the quest for oil

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    THE QUEST FOR OIL
    By John Myers

    Oil is the largest single traded commodity in the world. It
    supplies about 95% of all transportation fuels and 40% of
    the world's commercial energy. It also provides feedstock
    for thousands of manufactured products and is critical for
    food production.

    While global consumption has continued to rise steadily,
    worldwide oil discoveries have declined progressively since
    the 1960s. The challenge for oil producers is that each
    year, the world consumes more than three times the amount
    of oil that is discovered.

    "The time has come for a rational response to the
    inescapable reality that oil is finite and available
    supplies will soon be insufficient to satisfy growing
    demand," writes Dr. Colin J. Campbell, a petroleum
    geologist at the London-based Oil Depletion Analysis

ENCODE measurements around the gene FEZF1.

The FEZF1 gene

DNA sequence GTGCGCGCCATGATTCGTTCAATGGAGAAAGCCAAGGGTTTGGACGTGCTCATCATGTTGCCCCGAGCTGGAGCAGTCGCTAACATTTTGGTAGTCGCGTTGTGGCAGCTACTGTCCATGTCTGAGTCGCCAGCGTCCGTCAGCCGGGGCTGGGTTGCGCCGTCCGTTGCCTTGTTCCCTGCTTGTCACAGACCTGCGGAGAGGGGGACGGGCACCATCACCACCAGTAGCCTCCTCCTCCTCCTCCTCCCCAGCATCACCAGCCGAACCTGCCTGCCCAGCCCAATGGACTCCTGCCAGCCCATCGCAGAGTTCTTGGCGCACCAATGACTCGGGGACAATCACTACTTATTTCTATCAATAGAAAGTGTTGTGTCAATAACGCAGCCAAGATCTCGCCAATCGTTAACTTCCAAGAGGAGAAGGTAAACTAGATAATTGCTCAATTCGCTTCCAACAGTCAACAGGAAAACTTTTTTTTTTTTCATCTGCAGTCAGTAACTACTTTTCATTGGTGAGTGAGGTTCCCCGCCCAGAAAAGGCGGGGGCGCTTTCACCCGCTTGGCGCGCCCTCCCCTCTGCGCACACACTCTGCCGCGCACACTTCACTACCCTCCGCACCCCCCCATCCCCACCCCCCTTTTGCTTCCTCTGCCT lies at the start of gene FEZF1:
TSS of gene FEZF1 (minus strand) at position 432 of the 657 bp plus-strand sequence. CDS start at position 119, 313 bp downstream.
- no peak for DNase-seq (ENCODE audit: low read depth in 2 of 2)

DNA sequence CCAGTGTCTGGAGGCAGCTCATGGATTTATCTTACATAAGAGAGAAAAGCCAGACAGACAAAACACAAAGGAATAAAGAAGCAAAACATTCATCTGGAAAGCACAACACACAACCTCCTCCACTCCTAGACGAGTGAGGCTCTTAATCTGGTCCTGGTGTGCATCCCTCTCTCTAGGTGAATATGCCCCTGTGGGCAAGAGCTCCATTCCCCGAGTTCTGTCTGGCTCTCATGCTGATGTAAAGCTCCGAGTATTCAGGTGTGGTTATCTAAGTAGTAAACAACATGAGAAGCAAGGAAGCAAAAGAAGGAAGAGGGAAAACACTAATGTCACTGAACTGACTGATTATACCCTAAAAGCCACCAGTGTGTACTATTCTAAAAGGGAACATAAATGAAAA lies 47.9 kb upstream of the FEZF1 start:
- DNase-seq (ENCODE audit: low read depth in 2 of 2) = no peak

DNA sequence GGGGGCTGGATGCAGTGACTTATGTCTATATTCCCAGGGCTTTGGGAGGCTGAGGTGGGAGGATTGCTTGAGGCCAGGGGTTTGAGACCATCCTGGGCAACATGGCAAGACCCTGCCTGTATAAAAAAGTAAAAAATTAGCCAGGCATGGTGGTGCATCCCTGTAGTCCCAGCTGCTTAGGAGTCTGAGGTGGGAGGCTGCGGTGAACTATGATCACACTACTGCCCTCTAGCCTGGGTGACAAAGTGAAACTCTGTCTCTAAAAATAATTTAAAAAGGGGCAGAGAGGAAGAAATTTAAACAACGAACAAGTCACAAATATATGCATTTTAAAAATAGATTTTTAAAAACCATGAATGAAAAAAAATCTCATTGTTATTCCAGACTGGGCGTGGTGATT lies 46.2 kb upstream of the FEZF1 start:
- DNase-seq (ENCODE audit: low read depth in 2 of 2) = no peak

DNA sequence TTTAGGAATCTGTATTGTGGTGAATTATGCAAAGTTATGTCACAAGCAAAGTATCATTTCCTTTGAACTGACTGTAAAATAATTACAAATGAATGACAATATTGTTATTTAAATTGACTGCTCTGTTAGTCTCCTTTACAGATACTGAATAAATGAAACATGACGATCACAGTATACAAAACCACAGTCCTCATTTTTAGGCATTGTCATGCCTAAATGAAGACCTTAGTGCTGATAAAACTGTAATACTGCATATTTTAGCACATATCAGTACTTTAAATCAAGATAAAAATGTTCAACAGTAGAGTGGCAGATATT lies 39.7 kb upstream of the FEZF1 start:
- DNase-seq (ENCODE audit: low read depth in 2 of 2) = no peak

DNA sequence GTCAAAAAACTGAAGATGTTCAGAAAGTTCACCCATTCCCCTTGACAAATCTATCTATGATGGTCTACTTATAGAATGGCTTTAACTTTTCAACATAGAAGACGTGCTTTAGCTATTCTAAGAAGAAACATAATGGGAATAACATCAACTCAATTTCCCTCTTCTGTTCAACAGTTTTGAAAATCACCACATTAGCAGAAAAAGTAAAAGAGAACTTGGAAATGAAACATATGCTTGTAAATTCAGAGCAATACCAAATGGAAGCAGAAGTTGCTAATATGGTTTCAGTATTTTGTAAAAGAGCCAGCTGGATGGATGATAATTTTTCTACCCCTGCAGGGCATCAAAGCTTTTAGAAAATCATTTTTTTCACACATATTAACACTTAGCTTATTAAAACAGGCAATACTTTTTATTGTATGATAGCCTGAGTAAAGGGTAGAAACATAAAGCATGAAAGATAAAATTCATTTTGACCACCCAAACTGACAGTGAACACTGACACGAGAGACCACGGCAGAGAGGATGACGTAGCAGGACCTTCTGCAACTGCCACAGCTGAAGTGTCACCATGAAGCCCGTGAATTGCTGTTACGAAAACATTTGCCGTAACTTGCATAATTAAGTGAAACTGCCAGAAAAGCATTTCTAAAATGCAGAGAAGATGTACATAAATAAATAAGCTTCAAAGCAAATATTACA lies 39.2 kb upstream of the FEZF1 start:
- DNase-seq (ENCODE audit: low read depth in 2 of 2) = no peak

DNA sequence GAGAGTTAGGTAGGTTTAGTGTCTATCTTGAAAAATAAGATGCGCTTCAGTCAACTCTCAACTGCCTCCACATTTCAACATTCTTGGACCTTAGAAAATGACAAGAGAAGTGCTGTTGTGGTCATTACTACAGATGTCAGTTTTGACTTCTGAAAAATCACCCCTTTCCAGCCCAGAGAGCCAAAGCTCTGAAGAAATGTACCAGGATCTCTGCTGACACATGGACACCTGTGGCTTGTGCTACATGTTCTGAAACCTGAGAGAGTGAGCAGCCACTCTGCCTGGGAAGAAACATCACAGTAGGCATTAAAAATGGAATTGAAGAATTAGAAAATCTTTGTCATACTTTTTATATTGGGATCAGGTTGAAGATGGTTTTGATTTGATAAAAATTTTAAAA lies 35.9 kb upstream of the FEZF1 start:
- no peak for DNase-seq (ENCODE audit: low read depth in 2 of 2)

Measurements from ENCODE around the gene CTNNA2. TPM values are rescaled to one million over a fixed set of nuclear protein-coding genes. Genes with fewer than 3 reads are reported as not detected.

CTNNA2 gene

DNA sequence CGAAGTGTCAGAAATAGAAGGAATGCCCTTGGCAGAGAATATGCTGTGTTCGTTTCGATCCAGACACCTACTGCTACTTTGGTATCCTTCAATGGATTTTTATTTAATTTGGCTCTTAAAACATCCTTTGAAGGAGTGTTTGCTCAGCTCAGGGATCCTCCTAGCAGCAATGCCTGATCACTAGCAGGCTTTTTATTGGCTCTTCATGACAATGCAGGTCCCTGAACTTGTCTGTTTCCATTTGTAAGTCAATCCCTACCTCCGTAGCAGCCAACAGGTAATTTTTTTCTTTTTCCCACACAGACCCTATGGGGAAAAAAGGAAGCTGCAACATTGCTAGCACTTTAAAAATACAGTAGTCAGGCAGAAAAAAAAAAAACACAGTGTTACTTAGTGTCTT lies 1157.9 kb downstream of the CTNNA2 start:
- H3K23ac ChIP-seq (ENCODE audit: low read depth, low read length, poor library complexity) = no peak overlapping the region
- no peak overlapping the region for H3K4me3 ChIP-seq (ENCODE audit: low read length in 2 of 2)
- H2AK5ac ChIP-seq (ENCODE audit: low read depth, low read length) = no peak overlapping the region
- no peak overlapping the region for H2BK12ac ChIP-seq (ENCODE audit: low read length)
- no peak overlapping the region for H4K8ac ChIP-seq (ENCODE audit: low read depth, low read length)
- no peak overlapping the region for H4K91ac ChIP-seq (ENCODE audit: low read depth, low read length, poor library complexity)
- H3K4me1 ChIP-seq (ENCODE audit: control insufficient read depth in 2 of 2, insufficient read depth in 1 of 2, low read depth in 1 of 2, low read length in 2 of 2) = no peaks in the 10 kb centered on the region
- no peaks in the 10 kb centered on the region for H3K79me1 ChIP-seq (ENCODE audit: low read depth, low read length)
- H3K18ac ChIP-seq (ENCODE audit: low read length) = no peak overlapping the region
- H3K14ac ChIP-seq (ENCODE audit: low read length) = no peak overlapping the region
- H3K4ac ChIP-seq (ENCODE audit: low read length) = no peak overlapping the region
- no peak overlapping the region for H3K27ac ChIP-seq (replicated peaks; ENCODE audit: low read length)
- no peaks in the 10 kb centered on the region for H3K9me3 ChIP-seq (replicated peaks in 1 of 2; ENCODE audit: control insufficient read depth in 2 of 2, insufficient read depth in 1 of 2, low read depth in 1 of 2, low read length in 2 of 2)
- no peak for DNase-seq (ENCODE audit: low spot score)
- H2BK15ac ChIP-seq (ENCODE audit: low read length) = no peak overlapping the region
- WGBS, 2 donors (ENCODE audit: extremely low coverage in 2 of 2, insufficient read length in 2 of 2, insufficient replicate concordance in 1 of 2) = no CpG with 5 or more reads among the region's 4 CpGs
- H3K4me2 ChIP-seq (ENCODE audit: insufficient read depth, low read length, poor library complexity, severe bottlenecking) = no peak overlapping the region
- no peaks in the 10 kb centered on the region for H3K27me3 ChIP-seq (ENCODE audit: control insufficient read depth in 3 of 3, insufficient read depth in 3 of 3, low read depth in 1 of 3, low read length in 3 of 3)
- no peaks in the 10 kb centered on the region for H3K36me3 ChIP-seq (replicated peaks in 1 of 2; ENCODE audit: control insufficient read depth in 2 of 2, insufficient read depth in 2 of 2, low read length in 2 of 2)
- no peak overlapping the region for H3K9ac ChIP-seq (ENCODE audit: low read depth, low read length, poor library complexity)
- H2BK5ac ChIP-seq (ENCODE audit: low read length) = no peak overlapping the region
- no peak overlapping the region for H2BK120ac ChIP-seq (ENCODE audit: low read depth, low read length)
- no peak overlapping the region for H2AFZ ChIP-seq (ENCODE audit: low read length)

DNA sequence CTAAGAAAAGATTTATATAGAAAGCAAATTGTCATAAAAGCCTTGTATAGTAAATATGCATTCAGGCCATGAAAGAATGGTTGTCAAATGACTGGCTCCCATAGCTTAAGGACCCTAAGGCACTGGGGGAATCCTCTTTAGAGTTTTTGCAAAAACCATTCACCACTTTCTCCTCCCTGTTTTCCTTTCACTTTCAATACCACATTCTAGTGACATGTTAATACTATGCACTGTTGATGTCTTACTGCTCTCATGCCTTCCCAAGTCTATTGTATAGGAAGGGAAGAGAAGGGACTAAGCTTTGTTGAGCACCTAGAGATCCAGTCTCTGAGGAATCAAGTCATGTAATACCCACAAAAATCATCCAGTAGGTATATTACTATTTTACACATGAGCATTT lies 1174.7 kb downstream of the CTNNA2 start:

Centre.

    A growing number of analysts predict that global oil
    production will peak within the coming decade and then
    start to decline, leading to higher energy prices with
    major economic consequences.

    Big Oil acknowledges the increasing difficulties of finding
    new sources of petroleum to replenish reserves. In an
    effort to reverse this trend, petroleum companies are
    turning to technology. The oil service industry is
    providing the instruments to locate previously undiscovered
    reserves and the tools to glean existing reserves from
    abandoned wells.

    Since petroleum technology and service companies hold the
    keys to the world's remaining oil reserves, that puts them at
    the top of the investment chain, in my opinion. And just as it
    was in software 20 years ago, picking the eventual winners
    will lead to incredible investment fortunes.

    Moreover, the petroleum industry, and the companies that
    service it, have the full weight and support of the federal
    government [for what it's worth... ]. Early in his
    presidency, George W. Bush announced that one of his
    administration's priorities was to provide the nation with
    secure energy supplies. The president insisted that part of
    his strategy was to maximize North American production.